Keywords: Research Article ; Biology ; Medicine ; Infectious Diseases ; Molecular Biology ; Cell Biology ; Gastroenterology And Hepatology
    ISSN: 1553-7366
    E-ISSN: 1553-7374
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  • 8
    Language: English
    In: 2015, Vol.11(1), p.e1004573
    Description: Hepatitis C virus (HCV) is a major cause of chronic liver disease affecting around 130 million people worldwide. While great progress has been made to define the principle steps of the viral life cycle, detailed knowledge how HCV interacts with its host cells is still limited. To overcome this limitation we conducted a comprehensive whole-virus RNA interference-based screen and identified 40 host dependency and 16 host restriction factors involved in HCV entry/replication or assembly/release. Of these factors, heterogeneous nuclear ribonucleoprotein K (HNRNPK) was found to suppress HCV particle production without affecting viral RNA replication. This suppression of virus production was specific to HCV, independent from assembly competence and genotype, and not found with the related Dengue virus. By using a knock-down rescue approach we identified the domains within HNRNPK required for suppression of HCV particle production. Importantly, HNRNPK was found to interact specifically with HCV RNA and this interaction was impaired by mutations that also reduced the ability to suppress HCV particle production. Finally, we found that in HCV-infected cells, subcellular distribution of HNRNPK was altered; the protein was recruited to sites in close proximity of lipid droplets and colocalized with core protein as well as HCV plus-strand RNA, which was not the case with HNRNPK variants unable to suppress HCV virion formation. These results suggest that HNRNPK might determine efficiency of HCV particle production by limiting the availability of viral RNA for incorporation into virions. This study adds a new function to HNRNPK that acts as central hub in the replication cycle of multiple other viruses. ; As obligate intracellular parasites with limited gene coding capacity viruses exploit host cell machineries for the sake of efficient replication and spread. Thus, identification of these cellular machineries and factors is necessary to understand how a given virus achieves efficient replication and eventually causes host cell damage. Hepatitis C virus (HCV) is an RNA virus replicating in the cytoplasm of hepatocytes. While viral proteins have been studied in great detail, our knowledge about how host cell factors are used by HCV for efficient replication and spread is still scarce. In the present study we conducted a comprehensive RNA-interference-based screen and identified 40 genes that promote the HCV lifecycle and 16 genes that suppress it. Follow-up studies revealed that one of these genes, the heterogeneous nuclear ribonucleoprotein K (HNRNPK), selectively suppresses production of infectious HCV particles. We mapped the domains of HNRNPK required for this suppression and demonstrate that this protein selectively binds to the HCV RNA genome. Based on the correlation between suppression of virus production, HCV RNA binding and recruitment to lipid droplets, we propose that HNRNPK might limit the amount of viral RNA genomes available for incorporation into virus particles. This study provides novel insights into the complexity of reactions that are involved in the formation of HCV virions.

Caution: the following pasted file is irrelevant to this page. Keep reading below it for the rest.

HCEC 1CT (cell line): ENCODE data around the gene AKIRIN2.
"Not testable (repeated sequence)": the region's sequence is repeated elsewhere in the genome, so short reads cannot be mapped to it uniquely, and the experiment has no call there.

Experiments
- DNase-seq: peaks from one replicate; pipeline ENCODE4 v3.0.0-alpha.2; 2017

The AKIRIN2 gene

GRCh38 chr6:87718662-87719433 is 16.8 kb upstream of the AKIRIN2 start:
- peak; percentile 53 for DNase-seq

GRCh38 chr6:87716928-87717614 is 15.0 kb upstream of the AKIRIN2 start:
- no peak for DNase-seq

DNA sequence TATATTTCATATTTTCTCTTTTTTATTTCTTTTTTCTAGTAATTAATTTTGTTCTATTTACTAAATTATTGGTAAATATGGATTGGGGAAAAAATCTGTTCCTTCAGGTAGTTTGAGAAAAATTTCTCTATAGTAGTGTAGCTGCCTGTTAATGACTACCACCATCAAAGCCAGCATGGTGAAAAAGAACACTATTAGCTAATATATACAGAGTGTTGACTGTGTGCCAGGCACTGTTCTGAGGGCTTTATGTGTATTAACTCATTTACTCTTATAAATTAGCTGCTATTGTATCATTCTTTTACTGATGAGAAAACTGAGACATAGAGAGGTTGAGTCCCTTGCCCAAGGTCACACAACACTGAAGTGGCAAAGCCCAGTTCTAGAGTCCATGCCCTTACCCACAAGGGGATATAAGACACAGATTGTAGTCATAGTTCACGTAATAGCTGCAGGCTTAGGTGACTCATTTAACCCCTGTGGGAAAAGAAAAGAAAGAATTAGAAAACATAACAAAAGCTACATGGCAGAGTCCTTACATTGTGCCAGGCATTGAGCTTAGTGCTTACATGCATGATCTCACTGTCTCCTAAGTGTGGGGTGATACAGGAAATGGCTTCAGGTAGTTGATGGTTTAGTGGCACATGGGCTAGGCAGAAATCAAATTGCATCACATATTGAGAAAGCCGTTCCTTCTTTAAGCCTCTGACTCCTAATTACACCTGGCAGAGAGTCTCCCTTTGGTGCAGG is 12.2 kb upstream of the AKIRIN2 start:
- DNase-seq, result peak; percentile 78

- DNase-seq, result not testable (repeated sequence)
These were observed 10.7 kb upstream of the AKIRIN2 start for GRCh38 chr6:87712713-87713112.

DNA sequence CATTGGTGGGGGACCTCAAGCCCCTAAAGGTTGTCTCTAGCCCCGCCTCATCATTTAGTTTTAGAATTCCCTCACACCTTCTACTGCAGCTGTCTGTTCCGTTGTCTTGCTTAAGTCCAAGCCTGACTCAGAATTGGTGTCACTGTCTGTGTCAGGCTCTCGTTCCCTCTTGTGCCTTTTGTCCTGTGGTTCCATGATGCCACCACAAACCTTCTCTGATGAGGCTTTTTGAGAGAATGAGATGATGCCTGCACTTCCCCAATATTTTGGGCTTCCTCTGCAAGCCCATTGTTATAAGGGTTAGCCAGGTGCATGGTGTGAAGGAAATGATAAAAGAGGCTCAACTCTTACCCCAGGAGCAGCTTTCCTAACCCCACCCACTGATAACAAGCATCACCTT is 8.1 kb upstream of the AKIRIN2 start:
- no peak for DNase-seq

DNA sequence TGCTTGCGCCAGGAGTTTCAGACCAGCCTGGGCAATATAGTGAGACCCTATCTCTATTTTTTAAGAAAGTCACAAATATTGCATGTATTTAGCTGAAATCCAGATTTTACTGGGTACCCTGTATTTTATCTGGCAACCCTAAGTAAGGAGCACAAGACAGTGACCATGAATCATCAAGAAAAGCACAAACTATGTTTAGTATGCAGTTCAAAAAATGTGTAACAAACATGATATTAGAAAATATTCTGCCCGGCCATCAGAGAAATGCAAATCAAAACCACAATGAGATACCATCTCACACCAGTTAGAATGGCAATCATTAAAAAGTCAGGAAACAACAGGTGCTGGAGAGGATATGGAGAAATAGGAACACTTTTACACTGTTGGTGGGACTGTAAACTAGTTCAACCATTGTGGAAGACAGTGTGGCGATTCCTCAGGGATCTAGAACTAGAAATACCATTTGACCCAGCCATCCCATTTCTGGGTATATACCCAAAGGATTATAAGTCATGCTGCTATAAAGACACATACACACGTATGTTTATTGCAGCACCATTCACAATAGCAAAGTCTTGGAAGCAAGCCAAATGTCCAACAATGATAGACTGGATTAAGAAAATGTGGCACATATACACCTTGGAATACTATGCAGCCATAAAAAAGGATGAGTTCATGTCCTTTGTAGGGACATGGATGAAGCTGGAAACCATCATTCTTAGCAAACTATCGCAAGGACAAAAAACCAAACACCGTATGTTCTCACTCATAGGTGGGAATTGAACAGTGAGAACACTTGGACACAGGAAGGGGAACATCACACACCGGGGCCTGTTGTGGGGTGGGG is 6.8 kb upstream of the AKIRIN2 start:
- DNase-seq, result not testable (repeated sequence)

Keywords: Research Article ; Biology And Life Sciences ; Medicine And Health Sciences
    ISSN: 1553-7366
    E-ISSN: 1553-7374
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  • 9
    Language: English
    In: 2015, Vol.11(1), p.e1004591